Everything is a manifestation of the Divine. And everything seeks to return to its Creator.

Ego-based self-interest often expresses itself in cruel and hideous ways, feeding, as you say, on negative energy. It is not that beings caught in this delusion are in themselves evil. They are merely misguided, utterly confused as to the source of their own happiness.

Look at the Chinese takeover of Tibet, Communism under Stalin, the Nazi takeover of Germany. If you want to believe the cause is alien invaders, who have systematically mated with human beings to create an evil race, feel free to do so. I don't think it is factually true, but it does describe the spirit of what we see in history. At times madness descends, and it is comforting to explain it some way other than merely the degraded potential of human consciousness.

But in fact, it is our own potential. Not you, not me - not anymore. Master says, however, that before the soul attains liberation it experiments with every possible alternative. We try everything to see if it will give us happiness and only when we have drunk each cup to the dregs are we convinced. We don't learn from being told; we only learn through our own experience.

This isn't pleasant to contemplate. Among other things, it speaks of a very long time before we become liberated. But why else are we so certain that some behaviors will never bring us happiness? We don't merely believe; we know.

This is why we have to be so patient, both with ourselves and with others, as we gradually work our way from darkness to light.

In every aspect of creation there are egos striving to be free, expressing themselves in some combination of the gunas - the three levels of consciousness: dark, active, and light.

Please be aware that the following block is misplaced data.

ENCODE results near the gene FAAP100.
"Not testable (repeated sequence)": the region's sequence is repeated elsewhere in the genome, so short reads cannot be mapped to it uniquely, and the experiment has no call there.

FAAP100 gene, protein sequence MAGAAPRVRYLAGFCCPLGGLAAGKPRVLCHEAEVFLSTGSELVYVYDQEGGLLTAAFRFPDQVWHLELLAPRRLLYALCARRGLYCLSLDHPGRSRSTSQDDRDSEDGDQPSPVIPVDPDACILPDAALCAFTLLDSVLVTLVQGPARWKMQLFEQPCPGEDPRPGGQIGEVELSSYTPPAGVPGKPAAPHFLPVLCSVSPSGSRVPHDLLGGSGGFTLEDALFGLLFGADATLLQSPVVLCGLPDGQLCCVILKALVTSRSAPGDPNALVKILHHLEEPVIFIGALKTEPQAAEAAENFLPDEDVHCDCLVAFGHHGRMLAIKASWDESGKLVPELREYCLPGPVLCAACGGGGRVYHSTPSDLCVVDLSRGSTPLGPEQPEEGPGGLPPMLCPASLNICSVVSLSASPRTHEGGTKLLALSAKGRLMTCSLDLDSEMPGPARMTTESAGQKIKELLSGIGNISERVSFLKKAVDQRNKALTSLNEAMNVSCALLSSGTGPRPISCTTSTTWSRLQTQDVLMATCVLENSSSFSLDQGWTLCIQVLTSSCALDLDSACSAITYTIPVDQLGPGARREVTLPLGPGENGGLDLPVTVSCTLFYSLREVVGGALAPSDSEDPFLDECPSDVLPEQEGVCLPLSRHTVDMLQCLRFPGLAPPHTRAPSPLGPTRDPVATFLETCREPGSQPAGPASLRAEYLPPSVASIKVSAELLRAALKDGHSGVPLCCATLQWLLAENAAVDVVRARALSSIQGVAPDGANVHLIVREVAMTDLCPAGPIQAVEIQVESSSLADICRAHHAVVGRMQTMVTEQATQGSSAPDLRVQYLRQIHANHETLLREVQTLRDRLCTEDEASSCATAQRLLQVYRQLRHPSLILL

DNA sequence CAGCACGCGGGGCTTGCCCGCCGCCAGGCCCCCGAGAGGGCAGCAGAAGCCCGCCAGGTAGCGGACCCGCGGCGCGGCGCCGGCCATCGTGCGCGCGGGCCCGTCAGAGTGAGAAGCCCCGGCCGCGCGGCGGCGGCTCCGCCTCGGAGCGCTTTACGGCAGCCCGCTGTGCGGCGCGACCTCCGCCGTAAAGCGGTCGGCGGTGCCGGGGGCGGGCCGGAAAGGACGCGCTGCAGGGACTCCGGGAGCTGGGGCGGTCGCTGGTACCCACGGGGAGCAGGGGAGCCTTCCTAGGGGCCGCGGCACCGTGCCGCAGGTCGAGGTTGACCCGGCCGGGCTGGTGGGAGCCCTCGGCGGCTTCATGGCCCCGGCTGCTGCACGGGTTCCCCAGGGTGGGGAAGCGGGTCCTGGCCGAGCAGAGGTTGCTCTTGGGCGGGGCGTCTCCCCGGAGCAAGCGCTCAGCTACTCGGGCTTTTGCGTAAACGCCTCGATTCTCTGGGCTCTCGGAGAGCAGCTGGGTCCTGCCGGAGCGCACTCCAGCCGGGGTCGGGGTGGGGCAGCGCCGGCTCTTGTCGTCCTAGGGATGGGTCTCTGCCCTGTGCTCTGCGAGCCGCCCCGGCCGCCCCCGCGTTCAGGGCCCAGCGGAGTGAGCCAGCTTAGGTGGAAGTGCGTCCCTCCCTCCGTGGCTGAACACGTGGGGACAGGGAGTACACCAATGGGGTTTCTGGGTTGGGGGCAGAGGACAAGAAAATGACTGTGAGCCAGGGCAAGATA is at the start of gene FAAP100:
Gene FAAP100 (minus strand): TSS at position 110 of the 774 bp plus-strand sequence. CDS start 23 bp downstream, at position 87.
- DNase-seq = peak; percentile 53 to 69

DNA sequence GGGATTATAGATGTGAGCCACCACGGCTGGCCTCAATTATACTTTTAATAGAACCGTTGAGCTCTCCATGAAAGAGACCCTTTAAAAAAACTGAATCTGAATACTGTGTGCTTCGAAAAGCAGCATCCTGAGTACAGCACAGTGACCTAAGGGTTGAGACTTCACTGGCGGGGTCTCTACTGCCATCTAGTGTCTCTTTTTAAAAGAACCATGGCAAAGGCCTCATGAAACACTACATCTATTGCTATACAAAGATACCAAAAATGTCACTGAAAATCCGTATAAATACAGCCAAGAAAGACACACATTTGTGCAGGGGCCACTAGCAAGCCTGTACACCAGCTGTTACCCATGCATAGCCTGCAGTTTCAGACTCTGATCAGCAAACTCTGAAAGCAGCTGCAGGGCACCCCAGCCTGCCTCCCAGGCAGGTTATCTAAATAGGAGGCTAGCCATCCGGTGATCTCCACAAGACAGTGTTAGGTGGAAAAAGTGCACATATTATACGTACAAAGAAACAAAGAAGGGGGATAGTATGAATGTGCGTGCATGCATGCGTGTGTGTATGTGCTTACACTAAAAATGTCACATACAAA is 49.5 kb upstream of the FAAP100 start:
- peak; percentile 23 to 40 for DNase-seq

Some people, some planets, express a preponderance of one or the other. Earth at this time is a mixture. The difference in the overall consciousness of various planets at various times is one of the many fascinating things explained in The Yugas.

In #41 of Conversations with Yogananda, Master is asked if we always reincarnate on Earth. He replied that there are many populated planets in the universe and where we go depends on our level of spiritual development. We choose a planet that is appropriate for what we need in that incarnation.

Technological advancement alone does not insure purity of consciousness. What we see on Earth right now makes that clear. We have the technology to blow ourselves to bits and no guarantee that we won't do it. It is the nature of early Dwapara Yuga - which is where we are now. Consciousness is rising but technology is rising faster. Eventually it will work out, but those on the planet now may experience the unpleasant "growing pains" as consciousness catches up to technology. (All of this is explained in The Yugas.)

Once interplanetary travel becomes common, as Master says it will, the idea of interplanetary invasion also rears its ugly head. Yugas run in a cycle 24,000 years long - 12,000 years each of ascending and descending consciousness. There are four yugas in all (we are just entering the second) and war continues into the third Yuga. By that time, space travel will be common so we can only assume that something of Star Trek can easily be reality - planets and planetary species getting all mixed up in peace and war.